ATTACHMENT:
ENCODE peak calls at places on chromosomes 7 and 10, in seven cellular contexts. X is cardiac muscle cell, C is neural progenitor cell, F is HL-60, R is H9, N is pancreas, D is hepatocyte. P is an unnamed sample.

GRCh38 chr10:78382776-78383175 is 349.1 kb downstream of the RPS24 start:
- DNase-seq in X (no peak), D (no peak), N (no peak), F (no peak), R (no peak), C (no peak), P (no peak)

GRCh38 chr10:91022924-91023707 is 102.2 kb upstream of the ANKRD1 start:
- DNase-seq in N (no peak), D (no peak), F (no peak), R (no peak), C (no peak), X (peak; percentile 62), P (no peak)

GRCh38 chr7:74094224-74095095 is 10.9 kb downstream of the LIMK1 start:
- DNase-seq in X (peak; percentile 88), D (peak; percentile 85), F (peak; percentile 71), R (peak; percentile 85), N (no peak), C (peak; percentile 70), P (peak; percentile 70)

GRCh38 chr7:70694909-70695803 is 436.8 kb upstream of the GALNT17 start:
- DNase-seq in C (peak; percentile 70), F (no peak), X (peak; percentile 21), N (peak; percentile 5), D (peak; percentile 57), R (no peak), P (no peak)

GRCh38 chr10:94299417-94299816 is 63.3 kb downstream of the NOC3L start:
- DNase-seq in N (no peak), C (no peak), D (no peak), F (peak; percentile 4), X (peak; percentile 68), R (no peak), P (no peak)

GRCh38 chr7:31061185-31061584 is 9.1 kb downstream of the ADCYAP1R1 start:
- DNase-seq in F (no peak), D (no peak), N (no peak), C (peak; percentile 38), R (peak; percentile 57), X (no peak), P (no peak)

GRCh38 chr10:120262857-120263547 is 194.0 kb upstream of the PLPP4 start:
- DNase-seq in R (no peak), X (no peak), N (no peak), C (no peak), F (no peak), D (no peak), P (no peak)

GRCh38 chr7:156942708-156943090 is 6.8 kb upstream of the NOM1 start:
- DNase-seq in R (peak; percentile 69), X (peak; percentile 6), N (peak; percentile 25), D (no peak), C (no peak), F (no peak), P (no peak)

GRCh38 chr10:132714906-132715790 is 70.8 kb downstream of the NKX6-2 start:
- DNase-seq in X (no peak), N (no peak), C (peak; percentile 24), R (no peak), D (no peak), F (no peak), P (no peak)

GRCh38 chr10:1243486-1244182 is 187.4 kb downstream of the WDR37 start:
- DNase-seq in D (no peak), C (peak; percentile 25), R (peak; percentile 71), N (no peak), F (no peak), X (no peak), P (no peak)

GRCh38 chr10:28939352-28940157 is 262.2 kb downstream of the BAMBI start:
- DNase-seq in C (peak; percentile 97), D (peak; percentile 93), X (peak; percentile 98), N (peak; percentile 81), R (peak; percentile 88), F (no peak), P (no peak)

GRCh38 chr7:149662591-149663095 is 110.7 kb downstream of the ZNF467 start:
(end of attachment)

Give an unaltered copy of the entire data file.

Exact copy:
ENCODE peak calls at places on chromosomes 7 and 10, in seven cellular contexts. X is cardiac muscle cell, C is neural progenitor cell, F is HL-60, R is H9, N is pancreas, D is hepatocyte. P is an unnamed sample.

GRCh38 chr10:78382776-78383175 is 349.1 kb downstream of the RPS24 start:
- DNase-seq in X (no peak), D (no peak), N (no peak), F (no peak), R (no peak), C (no peak), P (no peak)

GRCh38 chr10:91022924-91023707 is 102.2 kb upstream of the ANKRD1 start:
- DNase-seq in N (no peak), D (no peak), F (no peak), R (no peak), C (no peak), X (peak; percentile 62), P (no peak)

GRCh38 chr7:74094224-74095095 is 10.9 kb downstream of the LIMK1 start:
- DNase-seq in X (peak; percentile 88), D (peak; percentile 85), F (peak; percentile 71), R (peak; percentile 85), N (no peak), C (peak; percentile 70), P (peak; percentile 70)

GRCh38 chr7:70694909-70695803 is 436.8 kb upstream of the GALNT17 start:
- DNase-seq in C (peak; percentile 70), F (no peak), X (peak; percentile 21), N (peak; percentile 5), D (peak; percentile 57), R (no peak), P (no peak)

GRCh38 chr10:94299417-94299816 is 63.3 kb downstream of the NOC3L start:
- DNase-seq in N (no peak), C (no peak), D (no peak), F (peak; percentile 4), X (peak; percentile 68), R (no peak), P (no peak)

GRCh38 chr7:31061185-31061584 is 9.1 kb downstream of the ADCYAP1R1 start:
- DNase-seq in F (no peak), D (no peak), N (no peak), C (peak; percentile 38), R (peak; percentile 57), X (no peak), P (no peak)

GRCh38 chr10:120262857-120263547 is 194.0 kb upstream of the PLPP4 start:
- DNase-seq in R (no peak), X (no peak), N (no peak), C (no peak), F (no peak), D (no peak), P (no peak)

GRCh38 chr7:156942708-156943090 is 6.8 kb upstream of the NOM1 start:
- DNase-seq in R (peak; percentile 69), X (peak; percentile 6), N (peak; percentile 25), D (no peak), C (no peak), F (no peak), P (no peak)

GRCh38 chr10:132714906-132715790 is 70.8 kb downstream of the NKX6-2 start:
- DNase-seq in X (no peak), N (no peak), C (peak; percentile 24), R (no peak), D (no peak), F (no peak), P (no peak)

GRCh38 chr10:1243486-1244182 is 187.4 kb downstream of the WDR37 start:
- DNase-seq in D (no peak), C (peak; percentile 25), R (peak; percentile 71), N (no peak), F (no peak), X (no peak), P (no peak)

GRCh38 chr10:28939352-28940157 is 262.2 kb downstream of the BAMBI start:
- DNase-seq in C (peak; percentile 97), D (peak; percentile 93), X (peak; percentile 98), N (peak; percentile 81), R (peak; percentile 88), F (no peak), P (no peak)

GRCh38 chr7:149662591-149663095 is 110.7 kb downstream of the ZNF467 start: